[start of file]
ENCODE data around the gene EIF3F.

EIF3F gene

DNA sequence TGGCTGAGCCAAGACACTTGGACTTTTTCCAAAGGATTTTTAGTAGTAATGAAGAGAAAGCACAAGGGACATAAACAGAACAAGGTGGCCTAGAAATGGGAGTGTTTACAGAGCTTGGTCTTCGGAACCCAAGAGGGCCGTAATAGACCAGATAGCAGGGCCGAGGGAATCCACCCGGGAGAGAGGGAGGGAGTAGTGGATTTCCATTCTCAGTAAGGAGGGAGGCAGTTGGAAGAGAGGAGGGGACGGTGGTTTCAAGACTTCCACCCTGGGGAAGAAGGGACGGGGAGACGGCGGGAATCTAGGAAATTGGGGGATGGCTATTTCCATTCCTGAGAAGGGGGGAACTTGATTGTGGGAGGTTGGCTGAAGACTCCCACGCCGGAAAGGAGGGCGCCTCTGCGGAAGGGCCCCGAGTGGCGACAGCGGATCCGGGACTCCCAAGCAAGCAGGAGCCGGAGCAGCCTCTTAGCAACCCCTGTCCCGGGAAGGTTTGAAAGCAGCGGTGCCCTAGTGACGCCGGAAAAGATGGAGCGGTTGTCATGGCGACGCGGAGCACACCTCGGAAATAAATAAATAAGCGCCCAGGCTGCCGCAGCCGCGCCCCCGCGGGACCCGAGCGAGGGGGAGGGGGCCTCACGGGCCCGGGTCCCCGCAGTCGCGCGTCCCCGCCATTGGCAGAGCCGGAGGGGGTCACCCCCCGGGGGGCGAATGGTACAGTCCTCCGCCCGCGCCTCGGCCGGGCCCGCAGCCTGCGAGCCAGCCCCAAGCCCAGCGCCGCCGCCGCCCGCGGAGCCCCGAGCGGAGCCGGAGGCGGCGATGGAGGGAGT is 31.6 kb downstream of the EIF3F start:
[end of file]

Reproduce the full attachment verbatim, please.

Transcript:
ENCODE data around the gene EIF3F.

EIF3F gene

DNA sequence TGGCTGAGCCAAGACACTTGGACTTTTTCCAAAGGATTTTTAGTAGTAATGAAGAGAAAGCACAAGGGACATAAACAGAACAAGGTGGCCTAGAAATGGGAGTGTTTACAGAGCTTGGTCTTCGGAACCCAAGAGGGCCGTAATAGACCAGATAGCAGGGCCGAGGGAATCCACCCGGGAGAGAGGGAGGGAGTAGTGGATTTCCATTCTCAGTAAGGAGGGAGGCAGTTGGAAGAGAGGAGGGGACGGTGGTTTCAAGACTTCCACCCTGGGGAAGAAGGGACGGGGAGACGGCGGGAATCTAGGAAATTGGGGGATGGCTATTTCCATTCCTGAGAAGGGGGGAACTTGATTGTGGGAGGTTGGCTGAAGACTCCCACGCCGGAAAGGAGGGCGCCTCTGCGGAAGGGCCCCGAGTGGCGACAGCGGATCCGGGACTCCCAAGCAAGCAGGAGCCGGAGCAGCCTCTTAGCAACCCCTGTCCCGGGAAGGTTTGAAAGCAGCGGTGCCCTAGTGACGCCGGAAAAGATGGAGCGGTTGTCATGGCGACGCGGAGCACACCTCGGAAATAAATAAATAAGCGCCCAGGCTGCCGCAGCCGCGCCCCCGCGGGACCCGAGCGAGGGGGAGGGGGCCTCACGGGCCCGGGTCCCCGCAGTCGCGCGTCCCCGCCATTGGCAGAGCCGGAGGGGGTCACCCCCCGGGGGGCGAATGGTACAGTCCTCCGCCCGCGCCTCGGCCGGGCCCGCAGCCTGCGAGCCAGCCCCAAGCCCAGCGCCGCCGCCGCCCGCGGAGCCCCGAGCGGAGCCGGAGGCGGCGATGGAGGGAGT is 31.6 kb downstream of the EIF3F start: